Global strategy and technology consulting firm Booz Allen Hamilton of McLean, Virginia recently installed one of the largest Symetrix SymNet audio networks ever built for an upgrade in their 147-seat corporate meeting space known as Newman Auditorium.

"In 2002, we recognized a need to redesign and upgrade our AV systems to showcase the latest advances in technology and to better serve the complex needs of our clients," said Gary L. Hall, CTS-I, CTS-D, regional AV lead for Booz Allen. "So in 2004, we began execution of a project to overhaul the systems in the auditorium."

The Newman Auditorium was originally constructed in the mid-1990s and installed with the current AV technology of that time. Ten years later, Newman Auditorium's aging systems were under constant use and stress so Hall, along with colleague Edwin Morman, CTS-I, worked with Rick Winde, national accounts director, systems division, for professional products, Inc. (PPI) and with internal teams to formulate the install plan. "The biggest challenge was the ailing sound system, one with patchwork processing and problems interfacing with the other systems," said Hall.

While most physical aspects of the auditorium would not change, the entire technological backbone was upgraded. All seats were removed and the former delegate microphones that were daisy-chained at each seat were replaced with new custom integrated stations complete with off-the-shelf microphones with light ring and a contact closure switch at each seat. The microphone light ring and push buttons were tied directly to the I/O modules in the SymNet system. "With the delegate system wired as a single I/O, we were limited in our capabilities," said Morman, who served as project manager for the install. "The digital audio platform allowed for a clean signal with no incremental addition of noise, as well as expanded AV capabilities."

"One of the biggest technology advancements installed here is the SymNet network," commented Hall. "Using SymNet's Control I/Os and the RS-232 features, we could take advantage of the camera system's automatic or cued preset recall to work with the microphone's push-to-talk feature. When the button on a microphone is pushed, video follows the audio automatically."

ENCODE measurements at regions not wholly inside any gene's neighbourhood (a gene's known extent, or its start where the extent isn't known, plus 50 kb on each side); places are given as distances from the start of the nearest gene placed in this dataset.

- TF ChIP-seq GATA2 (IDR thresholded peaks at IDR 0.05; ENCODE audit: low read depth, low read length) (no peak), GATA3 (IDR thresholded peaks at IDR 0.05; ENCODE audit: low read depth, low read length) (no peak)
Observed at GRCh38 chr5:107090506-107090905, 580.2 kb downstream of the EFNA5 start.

All audio signals are processed by the SymNet network. The network is comprised of two SymNet CobraLink units linking two rings of SymNet equipment. Each ring can contain up to 15 devices in addition to the CobraLink. The SymLink bus within each ring allows for up to 64 channels of reusable audio to pass between devices the ring. The entire system consist of five SymNet 8X8 DSP units, two SymNet 8in DSP units, fourteen SymNet BreakIn12 A/D units, and eighteen SymNet Control I/Os for gating control of the delegate microphones and power to their light rings.

PPI worked directly with Michael Warona at Symetrix to create a custom, flexible I/O layout that allowed for an agile mixing architecture for all 147 microphones. The powerful processing allowed for separate mixes for four zones of sound reinforcement, Dolby surround for playback, and output for recording or audio conferencing, as well as two auxiliary mixes of all sources for feeds to the nearby conference center and demo room. The team added a physical console capable of controlling the SymNet system directly via MIDI for tactile control of their record mix. They integrated soft control over RS-232 with the installed Crestron system for control of the remaining mixes. "The SymNet network system was a huge change for us. The flexibility of the system means that we can easily keep pace with advancing audio technology in the future," said Hall. "Once you start experiencing audio issues, a meeting is no longer effective. I am confident that the SymNet network provides all the processing and control capabilities we need in a solid, reliable platform."

The network, and other AV components, were installed over a two-week period in December 2005, and made its functional debut January 4, 2006.